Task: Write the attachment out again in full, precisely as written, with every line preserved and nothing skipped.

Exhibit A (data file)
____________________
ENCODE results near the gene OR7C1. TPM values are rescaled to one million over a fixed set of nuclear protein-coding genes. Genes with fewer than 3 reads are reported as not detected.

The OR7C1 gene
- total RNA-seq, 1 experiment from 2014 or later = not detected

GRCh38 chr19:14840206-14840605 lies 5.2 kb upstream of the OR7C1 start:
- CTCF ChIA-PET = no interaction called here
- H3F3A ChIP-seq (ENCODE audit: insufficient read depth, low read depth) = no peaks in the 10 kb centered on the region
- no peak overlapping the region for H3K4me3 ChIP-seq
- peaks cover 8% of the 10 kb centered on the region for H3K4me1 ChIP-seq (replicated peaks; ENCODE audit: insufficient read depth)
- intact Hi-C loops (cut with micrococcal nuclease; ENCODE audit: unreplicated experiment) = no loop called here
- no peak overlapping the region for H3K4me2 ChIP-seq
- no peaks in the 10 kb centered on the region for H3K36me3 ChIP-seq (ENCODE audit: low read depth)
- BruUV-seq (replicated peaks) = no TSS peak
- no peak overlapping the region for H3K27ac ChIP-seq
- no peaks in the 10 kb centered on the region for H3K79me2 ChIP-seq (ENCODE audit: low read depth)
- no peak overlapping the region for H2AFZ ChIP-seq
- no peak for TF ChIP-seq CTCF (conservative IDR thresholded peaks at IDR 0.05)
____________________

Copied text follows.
ENCODE results near the gene OR7C1. TPM values are rescaled to one million over a fixed set of nuclear protein-coding genes. Genes with fewer than 3 reads are reported as not detected.

The OR7C1 gene
- total RNA-seq, 1 experiment from 2014 or later = not detected

GRCh38 chr19:14840206-14840605 lies 5.2 kb upstream of the OR7C1 start:
- CTCF ChIA-PET = no interaction called here
- H3F3A ChIP-seq (ENCODE audit: insufficient read depth, low read depth) = no peaks in the 10 kb centered on the region
- no peak overlapping the region for H3K4me3 ChIP-seq
- peaks cover 8% of the 10 kb centered on the region for H3K4me1 ChIP-seq (replicated peaks; ENCODE audit: insufficient read depth)
- intact Hi-C loops (cut with micrococcal nuclease; ENCODE audit: unreplicated experiment) = no loop called here
- no peak overlapping the region for H3K4me2 ChIP-seq
- no peaks in the 10 kb centered on the region for H3K36me3 ChIP-seq (ENCODE audit: low read depth)
- BruUV-seq (replicated peaks) = no TSS peak
- no peak overlapping the region for H3K27ac ChIP-seq
- no peaks in the 10 kb centered on the region for H3K79me2 ChIP-seq (ENCODE audit: low read depth)
- no peak overlapping the region for H2AFZ ChIP-seq
- no peak for TF ChIP-seq CTCF (conservative IDR thresholded peaks at IDR 0.05)